The Family Calendar can be hung up at a child’s eye height so they can check it regularly and be given responsibility for turning over the new page when the first of the month happens. Ask your child to practice with you by naming the order of days and months.
2. Special Dates: When the school or team newsletters come home ask your child to record the dates you need to remember on the calendar, like when netball starts, when school camp happens, when the disco is, or when the term ends or begins
Maths at our house: shopping
A trip to the supermarket is a perfect opportunity to do some maths together no matter what the age your children. There is the opportunity to:
- compare prices and talk about “more than” and “less than”
- to add, subtract, divide and multiply
- and talk about the shapes and sizes of items as well.Comparison shopping and budgeting is a way to support the development of financial literacy and reading labels is a way for children to use their knowledge of percentages and weights within the context of reading charts and tables.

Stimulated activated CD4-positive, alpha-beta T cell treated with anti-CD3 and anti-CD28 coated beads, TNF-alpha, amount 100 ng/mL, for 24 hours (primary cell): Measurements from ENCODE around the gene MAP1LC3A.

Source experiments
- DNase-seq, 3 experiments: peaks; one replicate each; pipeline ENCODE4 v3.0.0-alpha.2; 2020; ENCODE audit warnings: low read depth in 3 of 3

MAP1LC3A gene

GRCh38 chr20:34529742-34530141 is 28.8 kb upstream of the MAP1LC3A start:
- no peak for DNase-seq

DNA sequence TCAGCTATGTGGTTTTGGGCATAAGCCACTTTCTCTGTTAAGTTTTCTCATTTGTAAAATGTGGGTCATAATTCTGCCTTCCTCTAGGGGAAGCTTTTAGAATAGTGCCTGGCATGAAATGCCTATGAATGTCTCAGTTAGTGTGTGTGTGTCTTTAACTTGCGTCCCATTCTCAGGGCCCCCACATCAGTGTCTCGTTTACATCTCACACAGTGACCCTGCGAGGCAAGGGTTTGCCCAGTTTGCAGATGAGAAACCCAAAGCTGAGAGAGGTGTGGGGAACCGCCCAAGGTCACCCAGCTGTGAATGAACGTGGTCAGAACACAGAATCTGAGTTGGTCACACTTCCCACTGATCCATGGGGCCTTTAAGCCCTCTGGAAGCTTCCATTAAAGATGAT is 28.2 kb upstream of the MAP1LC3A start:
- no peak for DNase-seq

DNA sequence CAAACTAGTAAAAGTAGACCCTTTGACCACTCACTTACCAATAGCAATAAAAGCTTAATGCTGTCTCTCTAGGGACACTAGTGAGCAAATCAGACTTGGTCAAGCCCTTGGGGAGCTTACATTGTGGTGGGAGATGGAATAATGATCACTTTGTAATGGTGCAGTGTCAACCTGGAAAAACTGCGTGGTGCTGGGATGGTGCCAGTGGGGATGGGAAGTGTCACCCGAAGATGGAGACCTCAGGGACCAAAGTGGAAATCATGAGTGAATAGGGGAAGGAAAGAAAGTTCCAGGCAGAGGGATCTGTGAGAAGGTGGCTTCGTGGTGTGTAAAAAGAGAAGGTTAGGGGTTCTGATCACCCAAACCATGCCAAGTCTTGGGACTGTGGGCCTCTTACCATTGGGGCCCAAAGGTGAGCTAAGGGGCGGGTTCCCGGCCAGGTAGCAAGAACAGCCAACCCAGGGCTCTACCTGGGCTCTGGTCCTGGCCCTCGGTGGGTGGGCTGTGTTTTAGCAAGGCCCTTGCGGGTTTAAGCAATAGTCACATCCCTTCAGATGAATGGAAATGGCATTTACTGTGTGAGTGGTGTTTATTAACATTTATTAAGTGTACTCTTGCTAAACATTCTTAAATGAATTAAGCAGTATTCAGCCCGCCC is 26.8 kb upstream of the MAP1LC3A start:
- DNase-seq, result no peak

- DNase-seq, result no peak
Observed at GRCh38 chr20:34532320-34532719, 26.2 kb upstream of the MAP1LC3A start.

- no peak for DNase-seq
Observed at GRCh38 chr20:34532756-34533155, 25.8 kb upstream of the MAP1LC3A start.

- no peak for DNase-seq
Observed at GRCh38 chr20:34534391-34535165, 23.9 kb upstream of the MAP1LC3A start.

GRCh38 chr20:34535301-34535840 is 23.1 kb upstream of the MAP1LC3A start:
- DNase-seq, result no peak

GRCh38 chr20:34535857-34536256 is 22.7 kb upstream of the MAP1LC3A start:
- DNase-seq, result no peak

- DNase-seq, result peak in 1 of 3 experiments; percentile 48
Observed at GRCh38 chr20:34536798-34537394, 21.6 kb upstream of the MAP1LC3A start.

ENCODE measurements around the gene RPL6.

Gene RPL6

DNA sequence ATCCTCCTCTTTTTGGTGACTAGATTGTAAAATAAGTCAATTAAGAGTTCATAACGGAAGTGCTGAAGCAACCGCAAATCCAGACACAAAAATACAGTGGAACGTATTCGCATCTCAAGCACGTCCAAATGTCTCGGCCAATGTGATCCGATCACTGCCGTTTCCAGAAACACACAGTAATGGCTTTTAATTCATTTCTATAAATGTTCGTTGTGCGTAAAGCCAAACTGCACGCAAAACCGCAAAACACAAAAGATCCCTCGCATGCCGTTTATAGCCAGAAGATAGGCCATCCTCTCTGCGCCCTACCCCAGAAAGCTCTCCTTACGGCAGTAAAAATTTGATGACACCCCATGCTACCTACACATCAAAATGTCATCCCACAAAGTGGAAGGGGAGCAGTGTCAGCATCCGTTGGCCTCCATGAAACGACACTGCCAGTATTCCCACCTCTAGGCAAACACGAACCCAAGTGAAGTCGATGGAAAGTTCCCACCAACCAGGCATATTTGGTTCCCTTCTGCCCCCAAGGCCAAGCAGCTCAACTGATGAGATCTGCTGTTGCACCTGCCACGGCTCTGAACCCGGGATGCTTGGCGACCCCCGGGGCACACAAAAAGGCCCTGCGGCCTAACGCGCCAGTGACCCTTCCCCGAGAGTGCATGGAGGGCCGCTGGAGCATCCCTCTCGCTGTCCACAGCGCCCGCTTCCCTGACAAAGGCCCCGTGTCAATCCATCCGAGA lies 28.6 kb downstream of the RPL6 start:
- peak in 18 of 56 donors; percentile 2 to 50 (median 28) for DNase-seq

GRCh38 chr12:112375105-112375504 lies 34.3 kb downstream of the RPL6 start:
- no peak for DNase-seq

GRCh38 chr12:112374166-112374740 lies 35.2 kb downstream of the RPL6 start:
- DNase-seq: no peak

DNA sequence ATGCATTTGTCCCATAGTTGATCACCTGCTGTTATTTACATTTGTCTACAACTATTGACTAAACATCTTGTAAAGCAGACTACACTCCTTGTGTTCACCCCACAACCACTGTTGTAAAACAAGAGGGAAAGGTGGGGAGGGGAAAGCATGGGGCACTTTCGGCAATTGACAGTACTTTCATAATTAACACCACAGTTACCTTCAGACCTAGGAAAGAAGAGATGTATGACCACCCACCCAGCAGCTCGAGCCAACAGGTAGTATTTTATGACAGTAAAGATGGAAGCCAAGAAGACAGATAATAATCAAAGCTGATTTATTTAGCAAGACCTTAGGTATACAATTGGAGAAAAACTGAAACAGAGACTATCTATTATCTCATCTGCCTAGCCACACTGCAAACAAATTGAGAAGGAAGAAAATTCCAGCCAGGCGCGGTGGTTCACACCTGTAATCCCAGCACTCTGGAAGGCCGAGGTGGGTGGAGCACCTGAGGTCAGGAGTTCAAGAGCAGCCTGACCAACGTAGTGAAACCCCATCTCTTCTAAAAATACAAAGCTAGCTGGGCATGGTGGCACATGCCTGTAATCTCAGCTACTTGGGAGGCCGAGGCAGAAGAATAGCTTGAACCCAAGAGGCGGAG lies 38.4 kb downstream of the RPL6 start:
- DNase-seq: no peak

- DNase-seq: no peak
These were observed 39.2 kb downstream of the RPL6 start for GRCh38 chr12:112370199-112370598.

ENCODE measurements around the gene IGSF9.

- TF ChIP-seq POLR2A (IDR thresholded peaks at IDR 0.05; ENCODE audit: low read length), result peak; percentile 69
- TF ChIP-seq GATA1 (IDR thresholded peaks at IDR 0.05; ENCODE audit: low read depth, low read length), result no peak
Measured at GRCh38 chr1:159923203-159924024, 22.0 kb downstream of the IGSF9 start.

Making good decisions based on understanding maths in a real life context is what numeracy is about.
Maths at our house: watching sport together
Distances, times, scores… sport is filled with numbers! Whether you are watching sport on TV, reading the sports pages in the newspaper, or checking scores on the internet there are lots of opportunities to explore the results and statistics together with your child. Research shows that when children are working in maths contexts that interest them, they do better. Sport is a way to put some maths thinking and practice into a time you spend together.